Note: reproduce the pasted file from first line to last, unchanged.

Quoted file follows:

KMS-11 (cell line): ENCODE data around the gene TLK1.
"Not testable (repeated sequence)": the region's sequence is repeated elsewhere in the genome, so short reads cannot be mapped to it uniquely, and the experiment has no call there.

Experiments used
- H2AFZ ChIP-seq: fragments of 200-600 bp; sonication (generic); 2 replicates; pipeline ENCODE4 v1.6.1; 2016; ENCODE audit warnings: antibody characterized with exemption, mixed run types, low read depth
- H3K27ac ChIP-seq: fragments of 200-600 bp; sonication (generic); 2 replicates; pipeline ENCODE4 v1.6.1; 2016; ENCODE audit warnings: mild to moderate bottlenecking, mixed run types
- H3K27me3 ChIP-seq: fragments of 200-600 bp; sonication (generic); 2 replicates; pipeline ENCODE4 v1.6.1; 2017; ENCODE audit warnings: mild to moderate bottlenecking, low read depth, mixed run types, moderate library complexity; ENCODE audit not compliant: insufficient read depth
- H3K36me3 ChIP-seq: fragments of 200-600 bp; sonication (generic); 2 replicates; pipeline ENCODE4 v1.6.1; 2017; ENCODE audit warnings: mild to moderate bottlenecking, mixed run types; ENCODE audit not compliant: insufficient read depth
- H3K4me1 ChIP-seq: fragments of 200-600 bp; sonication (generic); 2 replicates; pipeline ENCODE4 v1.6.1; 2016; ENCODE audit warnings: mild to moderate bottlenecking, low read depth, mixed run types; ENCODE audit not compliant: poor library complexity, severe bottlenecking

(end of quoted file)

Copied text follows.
KMS-11 (cell line): ENCODE data around the gene TLK1.
"Not testable (repeated sequence)": the region's sequence is repeated elsewhere in the genome, so short reads cannot be mapped to it uniquely, and the experiment has no call there.

Experiments used
- H2AFZ ChIP-seq: fragments of 200-600 bp; sonication (generic); 2 replicates; pipeline ENCODE4 v1.6.1; 2016; ENCODE audit warnings: antibody characterized with exemption, mixed run types, low read depth
- H3K27ac ChIP-seq: fragments of 200-600 bp; sonication (generic); 2 replicates; pipeline ENCODE4 v1.6.1; 2016; ENCODE audit warnings: mild to moderate bottlenecking, mixed run types
- H3K27me3 ChIP-seq: fragments of 200-600 bp; sonication (generic); 2 replicates; pipeline ENCODE4 v1.6.1; 2017; ENCODE audit warnings: mild to moderate bottlenecking, low read depth, mixed run types, moderate library complexity; ENCODE audit not compliant: insufficient read depth
- H3K36me3 ChIP-seq: fragments of 200-600 bp; sonication (generic); 2 replicates; pipeline ENCODE4 v1.6.1; 2017; ENCODE audit warnings: mild to moderate bottlenecking, mixed run types; ENCODE audit not compliant: insufficient read depth
- H3K4me1 ChIP-seq: fragments of 200-600 bp; sonication (generic); 2 replicates; pipeline ENCODE4 v1.6.1; 2016; ENCODE audit warnings: mild to moderate bottlenecking, low read depth, mixed run types; ENCODE audit not compliant: poor library complexity, severe bottlenecking